Thursday, February 2, 2012

The one best way I know of to write software tests

Early in 2011 I had a prophetic conversation with fellow Baltimore hacker Nick Gauthier that radically changed the way I think about testing web applications. He described a methodology where you almost exclusively write high-level acceptance or integration tests that exercise several parts of your code at once (vs. the approach I had previously used, writing unit tests for every component backed up by a few integration tests). For a Ruby app this means using something like Capybara (depicted below), Cucumber, or Selenium to test the entire stack, the way a user would interact with your site.

These tests aren't meant to be exhaustive - you don't test every possible corner case of every codepath. Instead you use them to design and verify the overall behavior of the system. For example, you might write a test to make sure your system can cope with invalid user input:

describe "Adding cues" do
  let(:user) { Factory(:user) }
    before { login_as_user(user) }

    it "handles invalid data" do
      visit "/cues/new"
      select "Generic", from: "Type"
      expect { click_button "Create Cue" }.not_to change(Cue,:count)
      should_load "/cues"
    end
  end
end

Usually with this technique you would not write a separate test for each type of invalid data since these tests like these are fairly expensive. Instead, you combine the test above with a series of unit tests which examine the components involved in the above behavior in an isolated fashion. Typically these tests will run much more quickly because they don't involve the overhead of setting up a request, hitting the database, etc.

In the above example we could cover all of the invalid cases with a model unit test that looks like this:

describe Cue do
  it { should validate_presence_of :name }
  it { should validate_presence_of :zip_code }
end

What you end up with is a small number of integration tests which thoroughly exercise the behavior of your code combined with a small number of extremely granular tests that run quickly and cover the edge cases.

One Criticism of This Approach

This idea has been working wonderfully for me. I feel like it gives me excellent code coverage without creating a massively-long running test suite. But I did notice Nick Evans critiquing this style of testing awhile ago on Twitter:
lots of integration tests + very few unit tests => a system that mostly works, but probably has ill-defined domain models and internal APIs.
The fact that it got retweeted and favorited a number of times makes me think he's onto something, though I haven't run into this problem yet, and I'm rigorous about keeping domain models and APIs clean. I have no problems refactoring in order to keep my average pace of development high. In my experience adhering to a strict behavior-driven development approach has kept me from running into the problem he describes, but that might not hold if I was part of a team. Time will tell.

7 comments:

Mike Greenly said...

I do exactly the same thing.

The way I look at it is that I'm using the integration tests to follow both the positive and negative paths that a user could take. Then I'm using the unit tests for the models and controllers to enumerate each of the possible wrong actions.

I follow this approach to the point that if I see more than 2 paths in my integration tests I consider it a code smell.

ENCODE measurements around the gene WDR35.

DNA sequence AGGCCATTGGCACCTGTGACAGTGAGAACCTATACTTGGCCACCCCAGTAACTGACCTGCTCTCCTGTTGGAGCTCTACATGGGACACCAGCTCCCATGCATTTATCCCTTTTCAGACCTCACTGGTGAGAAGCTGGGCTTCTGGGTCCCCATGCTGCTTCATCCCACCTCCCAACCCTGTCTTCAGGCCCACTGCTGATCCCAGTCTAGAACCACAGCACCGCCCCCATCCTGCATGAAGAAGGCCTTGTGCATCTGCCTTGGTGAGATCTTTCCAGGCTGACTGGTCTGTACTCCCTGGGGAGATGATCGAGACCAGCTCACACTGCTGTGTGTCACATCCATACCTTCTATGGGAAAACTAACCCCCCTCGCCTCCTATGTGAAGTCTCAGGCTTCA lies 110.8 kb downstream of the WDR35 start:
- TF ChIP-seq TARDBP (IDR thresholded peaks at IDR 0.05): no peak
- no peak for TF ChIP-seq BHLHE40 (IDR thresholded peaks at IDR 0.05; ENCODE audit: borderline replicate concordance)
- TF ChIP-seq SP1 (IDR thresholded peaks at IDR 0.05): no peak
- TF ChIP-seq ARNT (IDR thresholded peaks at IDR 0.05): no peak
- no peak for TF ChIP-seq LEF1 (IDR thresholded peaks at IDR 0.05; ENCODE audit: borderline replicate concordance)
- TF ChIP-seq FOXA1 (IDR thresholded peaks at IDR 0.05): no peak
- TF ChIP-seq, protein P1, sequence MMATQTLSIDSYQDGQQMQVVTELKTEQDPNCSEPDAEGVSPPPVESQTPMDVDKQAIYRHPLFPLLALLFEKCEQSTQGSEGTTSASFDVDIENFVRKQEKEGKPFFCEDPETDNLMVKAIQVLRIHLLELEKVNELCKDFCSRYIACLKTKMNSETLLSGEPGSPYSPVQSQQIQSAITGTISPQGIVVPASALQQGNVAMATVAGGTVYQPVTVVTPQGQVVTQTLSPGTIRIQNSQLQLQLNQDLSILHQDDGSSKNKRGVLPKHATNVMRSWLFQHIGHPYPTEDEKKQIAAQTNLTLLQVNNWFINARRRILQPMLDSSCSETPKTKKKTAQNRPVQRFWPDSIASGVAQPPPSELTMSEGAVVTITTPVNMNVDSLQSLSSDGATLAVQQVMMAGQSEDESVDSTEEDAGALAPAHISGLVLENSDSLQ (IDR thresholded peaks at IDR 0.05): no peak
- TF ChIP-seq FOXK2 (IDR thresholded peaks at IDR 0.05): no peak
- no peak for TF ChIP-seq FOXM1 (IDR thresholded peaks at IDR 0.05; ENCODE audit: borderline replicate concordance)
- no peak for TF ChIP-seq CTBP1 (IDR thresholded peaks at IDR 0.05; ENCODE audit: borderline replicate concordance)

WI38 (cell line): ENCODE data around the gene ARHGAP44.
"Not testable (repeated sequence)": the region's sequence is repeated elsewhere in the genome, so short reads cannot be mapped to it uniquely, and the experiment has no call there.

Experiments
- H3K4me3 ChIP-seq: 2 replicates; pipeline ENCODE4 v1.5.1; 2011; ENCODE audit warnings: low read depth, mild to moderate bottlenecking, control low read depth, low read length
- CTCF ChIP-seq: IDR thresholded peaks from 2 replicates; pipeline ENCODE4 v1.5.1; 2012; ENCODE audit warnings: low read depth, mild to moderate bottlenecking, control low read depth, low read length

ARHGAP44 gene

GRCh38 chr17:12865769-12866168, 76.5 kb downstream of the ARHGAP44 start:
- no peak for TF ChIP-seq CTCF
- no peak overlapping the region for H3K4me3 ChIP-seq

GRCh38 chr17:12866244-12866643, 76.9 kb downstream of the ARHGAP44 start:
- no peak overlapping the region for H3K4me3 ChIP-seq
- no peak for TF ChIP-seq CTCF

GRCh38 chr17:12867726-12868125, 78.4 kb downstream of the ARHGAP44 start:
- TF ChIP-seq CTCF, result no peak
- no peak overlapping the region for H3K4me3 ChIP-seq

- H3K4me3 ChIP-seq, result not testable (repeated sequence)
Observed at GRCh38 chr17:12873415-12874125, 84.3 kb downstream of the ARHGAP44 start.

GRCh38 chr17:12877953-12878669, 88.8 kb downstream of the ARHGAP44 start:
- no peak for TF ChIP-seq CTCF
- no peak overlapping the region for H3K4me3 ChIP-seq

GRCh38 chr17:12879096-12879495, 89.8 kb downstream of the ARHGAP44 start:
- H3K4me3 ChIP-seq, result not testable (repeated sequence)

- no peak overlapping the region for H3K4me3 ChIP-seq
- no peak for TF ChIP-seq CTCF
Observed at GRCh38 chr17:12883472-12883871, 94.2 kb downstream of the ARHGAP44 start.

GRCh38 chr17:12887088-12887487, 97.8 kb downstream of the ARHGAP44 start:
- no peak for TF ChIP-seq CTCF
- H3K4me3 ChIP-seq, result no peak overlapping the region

To me this seems to result in a few integration tests with lots of unit tests.

Mike Greenly said...

I couldn't resist coming back and sharing a link to an example.

https://gist.github.com/1727873

I substituted user, foo and bar to hide the actual domain but I'd estimate nearly 90% of my cucumber features follow the form shown in this gist.

Mike Subelsky said...

That's funny that you end up with lots of unit tests. So far for me it's still the opposite but you may be working on larger/more complex projects. Glad you find this approach useful also!

johnbintz said...

I had a similar talk with Nick that had similar results on my testing style, but I'm also a dirty mockist, so I still have a lot of unit tests, but they test as much in isolation as possible. The integration tests cover the actual traversal through the real codebase, and sometimes I (gasp!) write integration tests for API-level things in apps, working with real objects where it seems to make sense (for things that, if they were to ever be re-used, would be a separate Gem).

I'm still experimenting with this, but it seems to be working for me so far, with nowhere near as much integration pain as I was having with just unit tests or just integration tests. And it's still pretty fast-running, since the only DB work is done in the integration tests. We'll see what song I'm singing in the next six months when I have to go back and work on something I write now. :)

m3talsmith said...

I do the same thing. The only difference is I do controller tests for API related functionality and negative responses.

Knowing what type of tests to use for any given functionality is what makes the difference between a good developer and a bad one.

Bad tests actually slow down work and cause massive refactors to have to be made in my experience. Although, I might just be sensitive to that last statement because I'm in the middle of developing production code while refactoring bad tests and code from another developer.

Jo Liss said...
This comment has been removed by the author.
Jo Liss said...

I more-or-less use the same system.

Regarding arriving at "ill-defined domain models and internal APIs": I'm not a fan of test-driven design, and I find some anecdotal support for that notion here: http://ravimohan.blogspot.com/2007/04/learning-from-sudoku-solvers.html

In other words, I think you should think carefully about (and occasionally refactor) your data model, and not be forced to do so by the tests.